The problem is computers use time in the form of timestamps as the only point of reference between different events. If these don’t match then computers struggle to establish not only the order of events but also if the events took place at all.
Synchronizing a computer network together is extremely simple, thanks largely to the protocol NTP (Network Time Protocol). NTP is installed on most computer operating systems including Windows and most versions of Linux.
NTP uses a single time source and ensures that every device on the network is synchronized to that time. For many networks this single time source can be anything from the IT manager’s wrist watch to the clock on one of the desktop machines.
However, for networks that have to communicate with other networks, have to deal with time sensitive transactions or where high levels of security are required then synchronization to a UTC source is a must.
Coordinated Universal Time (UTC) is a global timescale used by industry all over the world. It is governed by a constellation of atomic clocks making it highly accurate (modern atomic clocks can keep time for 100 million years without losing a second).
For secure synchronization to UTC there is really only one method and that is to use a dedicated NTP time server. Online NTP servers are used by some network administrators but they are taking a risk not only with the accuracy of the synchronization but also with security as malicious users can imitate the NTP time signal and penetrate the firewall.
As dedicated NTP servers are external to the firewall, relying instead on the GPS satellite signal or specialist radio transmissions they are far more secure.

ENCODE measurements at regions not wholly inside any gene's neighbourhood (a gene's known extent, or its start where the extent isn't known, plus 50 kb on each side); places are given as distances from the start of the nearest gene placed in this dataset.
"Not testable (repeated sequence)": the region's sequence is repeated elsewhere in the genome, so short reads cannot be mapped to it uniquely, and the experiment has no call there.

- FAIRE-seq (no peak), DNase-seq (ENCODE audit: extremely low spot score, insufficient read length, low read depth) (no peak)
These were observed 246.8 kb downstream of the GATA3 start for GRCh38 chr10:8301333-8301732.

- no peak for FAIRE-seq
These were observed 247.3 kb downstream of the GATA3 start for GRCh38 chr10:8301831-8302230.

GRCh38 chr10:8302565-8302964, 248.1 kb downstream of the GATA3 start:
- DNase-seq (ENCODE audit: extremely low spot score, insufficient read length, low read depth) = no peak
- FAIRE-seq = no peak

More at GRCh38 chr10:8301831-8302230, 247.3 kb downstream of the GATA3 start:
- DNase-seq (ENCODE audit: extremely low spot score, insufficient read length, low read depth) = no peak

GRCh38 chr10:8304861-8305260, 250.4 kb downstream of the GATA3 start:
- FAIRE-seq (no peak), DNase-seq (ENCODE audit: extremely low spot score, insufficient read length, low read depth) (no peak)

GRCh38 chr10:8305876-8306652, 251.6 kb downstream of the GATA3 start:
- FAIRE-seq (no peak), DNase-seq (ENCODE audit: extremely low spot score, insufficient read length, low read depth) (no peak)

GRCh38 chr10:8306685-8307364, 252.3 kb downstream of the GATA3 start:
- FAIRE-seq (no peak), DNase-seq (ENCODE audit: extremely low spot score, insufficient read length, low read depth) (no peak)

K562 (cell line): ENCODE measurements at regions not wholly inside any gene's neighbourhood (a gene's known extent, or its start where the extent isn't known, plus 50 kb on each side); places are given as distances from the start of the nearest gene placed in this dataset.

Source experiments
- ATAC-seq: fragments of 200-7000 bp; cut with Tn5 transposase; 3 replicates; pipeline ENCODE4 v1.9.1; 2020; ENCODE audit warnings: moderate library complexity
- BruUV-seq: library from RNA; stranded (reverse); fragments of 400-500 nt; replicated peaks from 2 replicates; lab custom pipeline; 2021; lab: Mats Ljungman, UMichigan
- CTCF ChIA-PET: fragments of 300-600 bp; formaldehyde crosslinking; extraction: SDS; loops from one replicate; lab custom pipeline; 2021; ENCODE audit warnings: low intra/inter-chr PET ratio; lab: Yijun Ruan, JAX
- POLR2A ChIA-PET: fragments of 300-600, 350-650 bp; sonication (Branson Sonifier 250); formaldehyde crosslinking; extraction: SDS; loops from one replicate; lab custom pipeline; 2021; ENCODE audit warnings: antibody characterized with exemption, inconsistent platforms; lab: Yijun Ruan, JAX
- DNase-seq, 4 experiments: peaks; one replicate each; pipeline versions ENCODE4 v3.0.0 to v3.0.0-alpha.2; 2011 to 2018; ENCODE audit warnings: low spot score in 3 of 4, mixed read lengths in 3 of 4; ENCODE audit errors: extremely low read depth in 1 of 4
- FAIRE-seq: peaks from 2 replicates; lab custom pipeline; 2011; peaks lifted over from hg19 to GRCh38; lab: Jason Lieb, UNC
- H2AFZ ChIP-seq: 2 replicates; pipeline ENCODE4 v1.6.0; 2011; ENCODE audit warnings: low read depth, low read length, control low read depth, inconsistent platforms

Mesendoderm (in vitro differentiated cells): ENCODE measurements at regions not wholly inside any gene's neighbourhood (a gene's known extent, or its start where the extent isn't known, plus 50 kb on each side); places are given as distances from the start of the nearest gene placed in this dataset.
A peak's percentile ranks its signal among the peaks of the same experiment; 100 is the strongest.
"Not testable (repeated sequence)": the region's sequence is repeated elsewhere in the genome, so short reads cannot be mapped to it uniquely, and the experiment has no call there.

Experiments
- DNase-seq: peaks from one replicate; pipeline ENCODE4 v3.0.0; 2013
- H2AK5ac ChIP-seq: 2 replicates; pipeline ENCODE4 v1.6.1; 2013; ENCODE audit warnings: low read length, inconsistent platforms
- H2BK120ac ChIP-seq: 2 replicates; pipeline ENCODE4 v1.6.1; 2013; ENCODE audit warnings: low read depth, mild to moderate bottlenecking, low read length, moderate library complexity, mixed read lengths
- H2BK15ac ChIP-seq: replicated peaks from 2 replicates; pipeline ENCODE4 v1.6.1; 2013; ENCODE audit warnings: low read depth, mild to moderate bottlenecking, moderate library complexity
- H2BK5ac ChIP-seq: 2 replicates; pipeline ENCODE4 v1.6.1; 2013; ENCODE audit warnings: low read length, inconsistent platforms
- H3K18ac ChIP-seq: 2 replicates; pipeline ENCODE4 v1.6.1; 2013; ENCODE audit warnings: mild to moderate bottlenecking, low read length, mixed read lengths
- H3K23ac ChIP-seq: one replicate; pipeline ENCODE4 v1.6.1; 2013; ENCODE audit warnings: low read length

The Network Time Protocol server is used in computer networks all over the world. It keeps an entire network’s systems and devices synchronised to the same time, normally a source of UTC (Coordinated Universal Time).
But is a NTP time server a necessary requirement and can your computer network survive without one? The short answer is perhaps yes, a computer network can survive without a NTP server but the consequences can be dramatic.
Computers are meant to make our lives easier but any network administrator will tell you they can cause an awful amount of difficulty when they inevitably go wrong and without adequate time synchronisation, identifying an error and putting it right can be nearly impossible.
Computers use the time in the form of a timestamp as the only reference they have to distinguish between two events. Whilst computers and networks will still function without adequate synchronisation they are extremely vulnerable. Not only is locating and correcting errors extremely difficult if machines are not synchronised the network will be vulnerable to malicious users and viral software that can take advantage of it.
Furthermore, failing to synchronise to UTC can cause problems if the network is to communicate with other networks that are synchronised. Any time sensitive transactions could fail and the system could be open to potential fraud or other legal implications as proving the time of a transaction could be near impossible.
NTP servers are easy to install and receive the UTC time signal from either long wave transmissions or the GPS satellite network which they then distribute amongst the network’s machines. As a dedicated NTP time server operates externally to the network firewall it does so without compromising security.